Independent Contractor Law

As an employer, it can be difficult to keep up with the ever-changing landscape of employment laws. Specifically, we are talking about California’s laws regarding the classification of independent contractors. These laws have seen several changes over the past few years.

If you are an employer in California, you must be aware of the current independent contractor laws in California to ensure that you classify your workers in compliance with state law and avoid harsh penalties for misclassification.

Employers can avoid problems with the misclassification of workers by working with an experienced employment lawyer. At The Law Office of Chia-Fen Yu,  I help employers understand their rights and obligations to ensure their compliance with all applicable state and federal laws.

California’s AB5

At the beginning of 2020, Assembly Bill 5 (AB5) took effect, affecting millions of workers across California. The state’s most fundamental independent contractor law in decades changed the way most employers in California classify their employees and independent contractors.

The law codified the “ABC” test in the landmark court decision in the Dynamex case. Under AB5, any worker is presumed to be an employee. The employer has the burden to prove that the worker should be classified as an independent contractor.

For this purpose, employers in California must use the three-part “ABC” test. A worker is an independent contractor as long as they meet the following three criteria under the test:

  1. They are free from control and discretion in performing their work;
  2. They perform work outside the usual course of the employer’s business; and
  3. They are customarily engaged in an independently established business or trade.

However, there are many exemptions to consider, including those created by Proposition 22 in November 2020.

AB5 Exemptions

AB5, however, has excluded certain types of work from its reach. Among the exceptions are physicians with licenses, dentists, psychologists, veterinarians, lawyers, architects, engineers, accountants, securities broker-dealers, investment advisers, real estate licensees and private investigators; certain marketing and human resources professionals; and licensed manicurists and barbers who can meet certain conditions, including setting their own rates.

AB5 also exempts business-to-business contractors that meet 12 specific requirements and referral agencies that meet 10 specific requirements. However, these business-to-business contractor exemptions require a carefully planned strategy to achieve compliance with all of the various requirements.

If a worker is exempt under AB5, they must still be evaluated under the flexible multi-factor test outlined by the California Supreme Court in the 1989 case of S. G. Borello & Sons, Inc. v. Department of Industrial Relations. The Borello test relies upon multiple factors, including whether the potential employer has all necessary control over the manner and means of accomplishing the result desired, although such control need not be direct, actually exercised or detailed. No one factor of the multi-factor test is dispositive. Therefore, structuring and documenting the independent contractor arrangement to comply with the multi-factor test is crucial for employers and businesses.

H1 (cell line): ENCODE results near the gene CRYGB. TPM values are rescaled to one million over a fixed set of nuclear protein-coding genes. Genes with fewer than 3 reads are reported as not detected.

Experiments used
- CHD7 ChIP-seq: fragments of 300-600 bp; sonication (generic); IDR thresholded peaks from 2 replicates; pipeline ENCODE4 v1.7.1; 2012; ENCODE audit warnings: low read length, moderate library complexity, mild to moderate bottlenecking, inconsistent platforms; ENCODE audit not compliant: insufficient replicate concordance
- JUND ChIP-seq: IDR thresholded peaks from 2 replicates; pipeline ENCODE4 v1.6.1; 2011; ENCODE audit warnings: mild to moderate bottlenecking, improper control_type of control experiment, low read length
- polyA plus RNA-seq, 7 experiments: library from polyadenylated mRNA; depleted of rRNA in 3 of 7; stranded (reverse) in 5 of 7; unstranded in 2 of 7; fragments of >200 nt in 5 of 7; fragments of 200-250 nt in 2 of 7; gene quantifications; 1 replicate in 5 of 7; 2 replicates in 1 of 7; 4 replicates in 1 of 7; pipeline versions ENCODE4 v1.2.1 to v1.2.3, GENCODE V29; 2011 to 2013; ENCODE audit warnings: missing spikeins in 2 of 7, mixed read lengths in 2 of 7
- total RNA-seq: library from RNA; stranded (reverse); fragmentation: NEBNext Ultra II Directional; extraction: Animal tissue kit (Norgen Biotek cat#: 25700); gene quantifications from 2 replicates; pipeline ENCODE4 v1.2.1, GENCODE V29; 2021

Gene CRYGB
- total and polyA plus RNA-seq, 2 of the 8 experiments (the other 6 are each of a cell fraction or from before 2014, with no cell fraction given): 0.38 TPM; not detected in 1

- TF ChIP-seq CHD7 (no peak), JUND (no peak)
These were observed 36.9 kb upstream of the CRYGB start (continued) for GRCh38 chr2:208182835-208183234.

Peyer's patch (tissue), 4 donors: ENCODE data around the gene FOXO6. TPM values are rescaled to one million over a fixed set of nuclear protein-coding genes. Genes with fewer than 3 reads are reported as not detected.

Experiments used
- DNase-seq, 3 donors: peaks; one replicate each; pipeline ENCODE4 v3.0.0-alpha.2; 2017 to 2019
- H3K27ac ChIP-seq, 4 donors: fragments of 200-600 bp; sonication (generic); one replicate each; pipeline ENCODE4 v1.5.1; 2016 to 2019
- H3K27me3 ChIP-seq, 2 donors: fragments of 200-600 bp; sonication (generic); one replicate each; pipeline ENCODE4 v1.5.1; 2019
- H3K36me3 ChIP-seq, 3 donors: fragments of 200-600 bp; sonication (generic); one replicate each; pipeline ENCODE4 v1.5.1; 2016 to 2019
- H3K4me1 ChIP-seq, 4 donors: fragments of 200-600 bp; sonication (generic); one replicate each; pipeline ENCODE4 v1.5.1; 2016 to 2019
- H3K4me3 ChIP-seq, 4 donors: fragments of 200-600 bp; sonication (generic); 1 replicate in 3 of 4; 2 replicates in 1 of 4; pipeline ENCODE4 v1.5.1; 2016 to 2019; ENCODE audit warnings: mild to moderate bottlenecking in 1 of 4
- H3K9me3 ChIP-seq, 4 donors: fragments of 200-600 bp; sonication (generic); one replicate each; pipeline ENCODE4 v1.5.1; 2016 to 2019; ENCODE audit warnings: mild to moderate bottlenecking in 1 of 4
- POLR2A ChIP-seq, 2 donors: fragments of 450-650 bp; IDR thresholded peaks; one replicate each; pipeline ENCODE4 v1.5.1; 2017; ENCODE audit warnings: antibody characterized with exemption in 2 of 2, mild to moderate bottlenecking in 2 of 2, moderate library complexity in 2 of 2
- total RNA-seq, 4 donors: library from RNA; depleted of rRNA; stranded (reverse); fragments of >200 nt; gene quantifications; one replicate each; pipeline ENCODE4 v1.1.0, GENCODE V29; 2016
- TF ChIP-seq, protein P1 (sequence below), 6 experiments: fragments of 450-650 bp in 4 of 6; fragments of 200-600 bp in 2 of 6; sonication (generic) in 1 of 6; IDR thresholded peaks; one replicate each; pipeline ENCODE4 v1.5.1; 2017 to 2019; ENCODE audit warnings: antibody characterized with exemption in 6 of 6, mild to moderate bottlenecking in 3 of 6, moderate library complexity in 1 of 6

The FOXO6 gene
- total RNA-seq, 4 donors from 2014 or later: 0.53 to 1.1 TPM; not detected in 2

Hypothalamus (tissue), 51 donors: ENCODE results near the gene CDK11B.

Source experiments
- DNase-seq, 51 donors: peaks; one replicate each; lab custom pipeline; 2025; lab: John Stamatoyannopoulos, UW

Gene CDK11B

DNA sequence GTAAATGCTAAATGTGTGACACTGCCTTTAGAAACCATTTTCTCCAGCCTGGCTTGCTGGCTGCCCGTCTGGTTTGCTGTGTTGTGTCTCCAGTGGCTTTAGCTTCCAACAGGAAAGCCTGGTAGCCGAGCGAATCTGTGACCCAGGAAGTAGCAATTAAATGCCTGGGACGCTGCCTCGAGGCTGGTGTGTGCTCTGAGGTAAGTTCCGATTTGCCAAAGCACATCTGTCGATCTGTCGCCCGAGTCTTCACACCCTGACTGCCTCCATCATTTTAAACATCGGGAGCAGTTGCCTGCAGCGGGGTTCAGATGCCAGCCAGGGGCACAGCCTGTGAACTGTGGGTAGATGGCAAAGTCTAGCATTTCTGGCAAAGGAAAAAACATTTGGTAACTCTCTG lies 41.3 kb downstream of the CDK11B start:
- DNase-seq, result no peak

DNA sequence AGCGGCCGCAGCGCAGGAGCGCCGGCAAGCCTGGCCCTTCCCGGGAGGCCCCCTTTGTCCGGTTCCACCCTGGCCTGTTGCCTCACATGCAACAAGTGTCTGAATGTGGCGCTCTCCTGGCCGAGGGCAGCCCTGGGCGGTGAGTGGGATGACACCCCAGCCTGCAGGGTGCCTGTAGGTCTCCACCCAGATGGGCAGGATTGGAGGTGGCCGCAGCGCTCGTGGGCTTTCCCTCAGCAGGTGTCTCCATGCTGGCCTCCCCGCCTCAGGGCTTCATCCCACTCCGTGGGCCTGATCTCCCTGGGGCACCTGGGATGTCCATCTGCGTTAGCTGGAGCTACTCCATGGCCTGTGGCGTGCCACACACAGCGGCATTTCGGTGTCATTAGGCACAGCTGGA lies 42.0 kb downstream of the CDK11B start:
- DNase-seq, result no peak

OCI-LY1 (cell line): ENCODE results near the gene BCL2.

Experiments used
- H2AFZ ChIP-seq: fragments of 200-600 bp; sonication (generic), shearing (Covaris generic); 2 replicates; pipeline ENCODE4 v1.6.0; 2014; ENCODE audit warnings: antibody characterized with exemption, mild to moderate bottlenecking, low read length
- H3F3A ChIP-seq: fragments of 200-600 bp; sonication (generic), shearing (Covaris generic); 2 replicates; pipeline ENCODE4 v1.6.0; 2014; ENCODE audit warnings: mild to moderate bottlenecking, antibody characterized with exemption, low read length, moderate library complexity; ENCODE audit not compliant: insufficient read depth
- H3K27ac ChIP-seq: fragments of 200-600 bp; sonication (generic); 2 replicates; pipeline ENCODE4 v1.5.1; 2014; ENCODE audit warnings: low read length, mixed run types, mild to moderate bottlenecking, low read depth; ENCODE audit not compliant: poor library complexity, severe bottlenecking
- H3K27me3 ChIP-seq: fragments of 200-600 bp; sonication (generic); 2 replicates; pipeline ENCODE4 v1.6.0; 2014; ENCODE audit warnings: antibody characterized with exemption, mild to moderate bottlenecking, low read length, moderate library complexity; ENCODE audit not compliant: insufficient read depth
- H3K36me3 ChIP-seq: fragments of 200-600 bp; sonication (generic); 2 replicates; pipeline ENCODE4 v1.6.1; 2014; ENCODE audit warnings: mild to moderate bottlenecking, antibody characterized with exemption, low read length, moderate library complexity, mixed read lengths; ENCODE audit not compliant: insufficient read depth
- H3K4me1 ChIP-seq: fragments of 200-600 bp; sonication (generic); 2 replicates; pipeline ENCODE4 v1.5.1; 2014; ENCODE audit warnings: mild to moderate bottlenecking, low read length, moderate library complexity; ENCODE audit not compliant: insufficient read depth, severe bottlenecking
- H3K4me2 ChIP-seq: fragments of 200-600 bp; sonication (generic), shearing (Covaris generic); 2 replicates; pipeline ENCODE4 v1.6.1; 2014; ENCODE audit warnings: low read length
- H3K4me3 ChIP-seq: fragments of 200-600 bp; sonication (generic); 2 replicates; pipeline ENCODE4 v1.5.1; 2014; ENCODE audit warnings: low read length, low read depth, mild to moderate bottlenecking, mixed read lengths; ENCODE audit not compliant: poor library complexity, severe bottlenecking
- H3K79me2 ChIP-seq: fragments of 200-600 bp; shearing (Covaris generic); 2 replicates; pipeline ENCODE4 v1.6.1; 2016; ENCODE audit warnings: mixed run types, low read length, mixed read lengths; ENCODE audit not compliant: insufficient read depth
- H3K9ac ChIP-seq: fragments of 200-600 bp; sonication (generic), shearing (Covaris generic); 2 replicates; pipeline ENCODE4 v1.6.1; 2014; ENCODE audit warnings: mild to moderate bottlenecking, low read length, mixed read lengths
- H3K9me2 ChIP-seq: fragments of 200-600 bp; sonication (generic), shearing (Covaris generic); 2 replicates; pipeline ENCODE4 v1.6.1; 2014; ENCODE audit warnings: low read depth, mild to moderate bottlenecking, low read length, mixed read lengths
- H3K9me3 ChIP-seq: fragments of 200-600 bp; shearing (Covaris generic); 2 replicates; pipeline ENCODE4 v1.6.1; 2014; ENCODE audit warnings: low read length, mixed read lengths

Proposition 22

While AB5 primarily targeted the gig economy, including ride-sharing companies like Uber and Lyft, a ballot initiative exempted workers from AB5 and allowed delivery and ride-share drivers to retain their independent worker status.

Proposition 22, the costliest ballot measure in California’s history, was approved during the November 2020 elections and reclassified millions of gig workers and ride-share drivers as independent contractors.

However, after hundreds of lawsuits were filed, an Alameda County Superior Court Judge declared that parts of Prop. 22 were unconstitutional in August 2021. Currently, Proposition 22 remains in effect during appeals, but the future of independent contractor laws in California is uncertain at this point.

Contact an Employment Lawyer

Employers have a hard time keeping up with ever-changing independent contractor laws in California. The misclassification of workers is a widespread problem, which is why many so workers file complaints about being misclassified as independent contractors.

Consider contacting a knowledgeable attorney to help you with an independent contractor analysis and ensure that you comply with the current independent contractor laws in California to minimize the risk of potential litigation.

Get a case review with Attorney Chia-Fen Yu by calling (916) 306-5415 or contact us online.